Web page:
For them, skipping straight to the Legends Stage was a clear advantage, as they avoided the non-partner teams that know their style and map pool well. Their best map, Vertigo, was allowed to be the deciding map in the BO1 against ENCE and in the BO3 against fnatic. Cai "⁠CYPHER⁠" Watson was still surprising Vitality with his plays up the A Ramp in playoffs; in a format where the only real time to prepare for an opponent is the night before, an underdog that can skip straight to the Legends Stage has a real advantage.

Into the Breach made the most out of their Legends spot

That's not to take anything away from Into the Breach, who thoroughly deserved all three of their upsets, it's just to say that the separation of the Challengers and Legends stages can lead to advantages for both sides in different contexts.

On the opposite side of the same coin we have GamerLegion, who went from 0-2 down in the Challengers Stage all the way to the Major final. This is a team that turned up fairly cold on day one before catching fire in the best of threes — had they turned up that cold in the Legends Stage, who knows if they could have achieved the same feat?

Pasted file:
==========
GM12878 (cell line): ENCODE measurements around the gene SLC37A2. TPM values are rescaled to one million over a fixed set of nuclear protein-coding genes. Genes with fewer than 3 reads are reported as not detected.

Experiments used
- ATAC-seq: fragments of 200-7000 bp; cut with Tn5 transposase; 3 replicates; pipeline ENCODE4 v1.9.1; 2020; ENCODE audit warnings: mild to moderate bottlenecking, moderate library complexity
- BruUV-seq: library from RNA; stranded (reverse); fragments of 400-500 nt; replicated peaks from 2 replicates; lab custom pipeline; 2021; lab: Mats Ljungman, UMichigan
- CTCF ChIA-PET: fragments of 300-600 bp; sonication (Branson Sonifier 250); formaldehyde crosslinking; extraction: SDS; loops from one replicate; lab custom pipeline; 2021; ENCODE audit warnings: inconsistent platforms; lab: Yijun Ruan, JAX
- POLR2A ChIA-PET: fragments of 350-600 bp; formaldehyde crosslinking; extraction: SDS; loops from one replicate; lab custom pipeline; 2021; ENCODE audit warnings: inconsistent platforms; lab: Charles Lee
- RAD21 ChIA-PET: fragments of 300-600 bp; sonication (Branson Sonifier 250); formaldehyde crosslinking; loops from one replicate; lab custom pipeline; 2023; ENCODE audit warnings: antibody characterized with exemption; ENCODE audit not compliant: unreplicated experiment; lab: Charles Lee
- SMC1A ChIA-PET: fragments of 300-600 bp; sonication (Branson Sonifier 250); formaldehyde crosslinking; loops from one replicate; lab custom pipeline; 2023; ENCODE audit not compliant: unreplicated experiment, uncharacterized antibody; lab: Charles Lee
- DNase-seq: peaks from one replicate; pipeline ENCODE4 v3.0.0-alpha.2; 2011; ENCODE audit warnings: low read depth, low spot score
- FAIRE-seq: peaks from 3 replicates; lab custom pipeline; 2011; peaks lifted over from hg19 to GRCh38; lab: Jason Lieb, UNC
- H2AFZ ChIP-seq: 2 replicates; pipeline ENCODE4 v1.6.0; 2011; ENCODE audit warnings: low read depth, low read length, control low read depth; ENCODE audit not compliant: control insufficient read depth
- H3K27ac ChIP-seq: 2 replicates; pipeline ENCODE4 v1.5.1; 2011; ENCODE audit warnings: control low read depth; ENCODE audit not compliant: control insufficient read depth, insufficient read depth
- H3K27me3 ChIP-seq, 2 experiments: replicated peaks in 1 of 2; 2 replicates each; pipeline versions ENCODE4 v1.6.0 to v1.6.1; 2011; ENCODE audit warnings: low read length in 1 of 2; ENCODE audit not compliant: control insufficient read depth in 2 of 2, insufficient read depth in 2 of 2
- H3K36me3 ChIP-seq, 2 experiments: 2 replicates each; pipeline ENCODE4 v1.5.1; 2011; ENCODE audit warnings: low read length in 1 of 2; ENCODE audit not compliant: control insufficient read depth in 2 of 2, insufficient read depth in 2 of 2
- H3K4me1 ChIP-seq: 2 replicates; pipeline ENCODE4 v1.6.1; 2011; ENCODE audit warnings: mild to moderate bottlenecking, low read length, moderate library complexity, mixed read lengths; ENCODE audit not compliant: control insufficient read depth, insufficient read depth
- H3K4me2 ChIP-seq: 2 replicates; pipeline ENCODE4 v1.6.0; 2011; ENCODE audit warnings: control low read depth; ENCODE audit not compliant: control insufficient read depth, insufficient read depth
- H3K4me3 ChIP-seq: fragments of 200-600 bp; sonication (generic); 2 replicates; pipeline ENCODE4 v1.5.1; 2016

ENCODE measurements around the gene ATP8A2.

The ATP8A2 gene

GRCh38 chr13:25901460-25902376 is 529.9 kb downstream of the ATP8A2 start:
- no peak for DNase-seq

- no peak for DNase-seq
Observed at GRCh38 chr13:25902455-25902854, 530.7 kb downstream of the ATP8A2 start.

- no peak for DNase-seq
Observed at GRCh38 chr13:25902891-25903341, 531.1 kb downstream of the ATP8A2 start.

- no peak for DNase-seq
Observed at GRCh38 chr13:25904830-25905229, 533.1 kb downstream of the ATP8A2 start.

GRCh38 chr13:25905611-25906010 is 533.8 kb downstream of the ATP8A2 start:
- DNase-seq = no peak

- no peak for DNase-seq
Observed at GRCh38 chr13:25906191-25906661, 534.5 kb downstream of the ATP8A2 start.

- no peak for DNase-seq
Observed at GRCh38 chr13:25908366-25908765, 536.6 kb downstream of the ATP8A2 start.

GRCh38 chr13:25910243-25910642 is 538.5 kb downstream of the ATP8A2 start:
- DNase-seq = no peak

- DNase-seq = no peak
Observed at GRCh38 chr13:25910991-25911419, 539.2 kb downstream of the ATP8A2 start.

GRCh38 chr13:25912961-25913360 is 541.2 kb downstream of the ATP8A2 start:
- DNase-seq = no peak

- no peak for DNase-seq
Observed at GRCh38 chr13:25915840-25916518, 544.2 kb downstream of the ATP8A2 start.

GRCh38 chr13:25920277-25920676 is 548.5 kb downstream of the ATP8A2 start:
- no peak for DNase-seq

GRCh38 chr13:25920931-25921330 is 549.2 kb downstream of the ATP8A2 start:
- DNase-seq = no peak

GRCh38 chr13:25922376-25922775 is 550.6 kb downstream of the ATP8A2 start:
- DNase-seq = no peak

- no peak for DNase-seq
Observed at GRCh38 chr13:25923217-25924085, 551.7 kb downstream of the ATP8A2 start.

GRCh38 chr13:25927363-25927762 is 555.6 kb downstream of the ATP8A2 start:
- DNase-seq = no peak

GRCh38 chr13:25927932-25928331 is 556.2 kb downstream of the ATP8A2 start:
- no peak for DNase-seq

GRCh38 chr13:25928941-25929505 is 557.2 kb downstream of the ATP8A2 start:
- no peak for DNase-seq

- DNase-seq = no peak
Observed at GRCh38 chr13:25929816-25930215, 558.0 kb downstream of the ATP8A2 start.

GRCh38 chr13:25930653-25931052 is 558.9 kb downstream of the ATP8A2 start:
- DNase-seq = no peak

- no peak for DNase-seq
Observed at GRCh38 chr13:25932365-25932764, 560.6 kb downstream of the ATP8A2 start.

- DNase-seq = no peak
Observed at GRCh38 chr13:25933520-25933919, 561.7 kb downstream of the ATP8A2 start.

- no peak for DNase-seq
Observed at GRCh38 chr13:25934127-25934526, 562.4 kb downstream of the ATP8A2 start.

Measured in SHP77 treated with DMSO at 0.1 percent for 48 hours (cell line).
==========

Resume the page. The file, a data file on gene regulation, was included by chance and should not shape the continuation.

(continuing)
GamerLegion's story is the traditional one when thinking of the 'Challengers buff,' a non-partner team at tier one events that had time to get their Major nerves out of their system before taking some heavy swings at the BLAST and ESL partner teams that lay in their path in the Legends Stage. It's the story of Copenhagen Flames in Stockholm, Spirit in Antwerp, and of Apeks, Monte, and GamerLegion in Paris.

These teams fly the flag for the open circuit and do so with aplomb. Paris and Rio have been two of the most upset-heavy Majors in history, and whatever you think is the driving factor of this trend — the seeding, the partner leagues breeding complacency, a 'Challengers buff,' — you have to tip your hat off to these teams.

Regardless of that, though, ten of the last sixteen playoff teams at Majors came from the Challengers Stage — a clear sign that the system that assigns Legends spots is failing. Whether that is because skipping to Legends does not give enough of an advantage or Legends spots are not handed out to the 'best' teams (or both) is irrelevant. Either case proves that the system needs changing.